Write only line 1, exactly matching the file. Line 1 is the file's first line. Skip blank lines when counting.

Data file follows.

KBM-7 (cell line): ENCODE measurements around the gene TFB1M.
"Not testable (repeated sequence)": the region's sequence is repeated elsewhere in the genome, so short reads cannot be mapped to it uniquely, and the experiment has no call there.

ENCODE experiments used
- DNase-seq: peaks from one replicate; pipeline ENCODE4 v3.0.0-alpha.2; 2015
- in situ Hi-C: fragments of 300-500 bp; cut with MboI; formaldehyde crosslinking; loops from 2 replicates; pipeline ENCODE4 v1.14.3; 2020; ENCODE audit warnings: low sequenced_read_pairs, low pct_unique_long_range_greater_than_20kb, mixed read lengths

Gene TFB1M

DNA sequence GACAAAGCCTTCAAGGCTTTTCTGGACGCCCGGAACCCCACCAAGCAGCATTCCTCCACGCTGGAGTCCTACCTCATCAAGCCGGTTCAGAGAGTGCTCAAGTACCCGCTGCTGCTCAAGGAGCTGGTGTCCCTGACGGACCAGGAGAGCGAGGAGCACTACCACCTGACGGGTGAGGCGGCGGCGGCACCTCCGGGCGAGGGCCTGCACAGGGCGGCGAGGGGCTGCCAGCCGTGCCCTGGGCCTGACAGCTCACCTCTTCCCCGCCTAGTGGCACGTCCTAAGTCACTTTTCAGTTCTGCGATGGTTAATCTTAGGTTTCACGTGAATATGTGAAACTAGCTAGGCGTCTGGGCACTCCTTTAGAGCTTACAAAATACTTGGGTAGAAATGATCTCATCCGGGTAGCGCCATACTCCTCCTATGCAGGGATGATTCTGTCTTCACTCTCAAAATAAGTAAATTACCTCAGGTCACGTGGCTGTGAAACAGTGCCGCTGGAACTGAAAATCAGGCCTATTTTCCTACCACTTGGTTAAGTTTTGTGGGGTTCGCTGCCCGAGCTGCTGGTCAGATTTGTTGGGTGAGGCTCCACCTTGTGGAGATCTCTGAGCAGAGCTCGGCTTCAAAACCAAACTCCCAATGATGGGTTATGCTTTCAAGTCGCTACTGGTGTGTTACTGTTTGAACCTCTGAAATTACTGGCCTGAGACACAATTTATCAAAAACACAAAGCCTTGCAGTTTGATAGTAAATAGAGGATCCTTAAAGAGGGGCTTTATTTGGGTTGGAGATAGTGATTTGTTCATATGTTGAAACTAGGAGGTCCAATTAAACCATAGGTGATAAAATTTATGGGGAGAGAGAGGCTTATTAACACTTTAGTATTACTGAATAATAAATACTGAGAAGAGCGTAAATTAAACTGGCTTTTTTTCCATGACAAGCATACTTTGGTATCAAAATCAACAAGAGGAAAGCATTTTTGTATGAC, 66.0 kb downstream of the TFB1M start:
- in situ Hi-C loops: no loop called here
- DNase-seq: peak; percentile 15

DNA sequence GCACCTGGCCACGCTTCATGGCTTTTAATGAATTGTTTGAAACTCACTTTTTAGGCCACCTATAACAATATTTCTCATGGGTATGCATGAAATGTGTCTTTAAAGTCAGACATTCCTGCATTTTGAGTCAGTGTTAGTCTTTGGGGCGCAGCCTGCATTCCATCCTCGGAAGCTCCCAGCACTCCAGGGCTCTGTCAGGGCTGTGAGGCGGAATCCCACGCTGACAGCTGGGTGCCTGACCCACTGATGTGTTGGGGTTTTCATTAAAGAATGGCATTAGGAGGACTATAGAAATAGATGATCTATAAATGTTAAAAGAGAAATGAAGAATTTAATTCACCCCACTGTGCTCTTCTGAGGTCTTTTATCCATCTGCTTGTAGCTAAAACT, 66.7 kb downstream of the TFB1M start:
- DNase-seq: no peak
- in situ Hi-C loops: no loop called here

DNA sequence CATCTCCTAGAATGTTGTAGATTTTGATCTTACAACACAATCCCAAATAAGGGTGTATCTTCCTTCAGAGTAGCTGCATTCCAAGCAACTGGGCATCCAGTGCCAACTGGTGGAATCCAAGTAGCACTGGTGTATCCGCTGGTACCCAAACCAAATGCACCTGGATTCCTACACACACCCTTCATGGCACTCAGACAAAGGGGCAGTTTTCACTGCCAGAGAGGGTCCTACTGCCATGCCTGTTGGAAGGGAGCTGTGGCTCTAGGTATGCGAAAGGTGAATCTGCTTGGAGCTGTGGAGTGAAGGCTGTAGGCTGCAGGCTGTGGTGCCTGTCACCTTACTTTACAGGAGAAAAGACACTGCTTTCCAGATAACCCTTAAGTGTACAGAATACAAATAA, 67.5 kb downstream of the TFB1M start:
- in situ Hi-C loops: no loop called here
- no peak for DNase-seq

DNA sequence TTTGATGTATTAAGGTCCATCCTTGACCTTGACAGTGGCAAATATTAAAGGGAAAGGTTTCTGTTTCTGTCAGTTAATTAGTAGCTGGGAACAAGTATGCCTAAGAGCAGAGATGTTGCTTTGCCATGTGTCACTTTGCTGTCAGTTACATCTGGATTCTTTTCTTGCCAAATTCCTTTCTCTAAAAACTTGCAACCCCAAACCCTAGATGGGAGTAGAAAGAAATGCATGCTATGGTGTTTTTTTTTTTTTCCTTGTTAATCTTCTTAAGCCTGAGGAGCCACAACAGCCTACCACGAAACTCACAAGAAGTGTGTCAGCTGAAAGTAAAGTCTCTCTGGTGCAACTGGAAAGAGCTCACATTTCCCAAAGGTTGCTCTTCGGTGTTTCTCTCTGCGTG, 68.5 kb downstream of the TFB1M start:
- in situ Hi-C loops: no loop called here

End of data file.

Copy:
KBM-7 (cell line): ENCODE measurements around the gene TFB1M.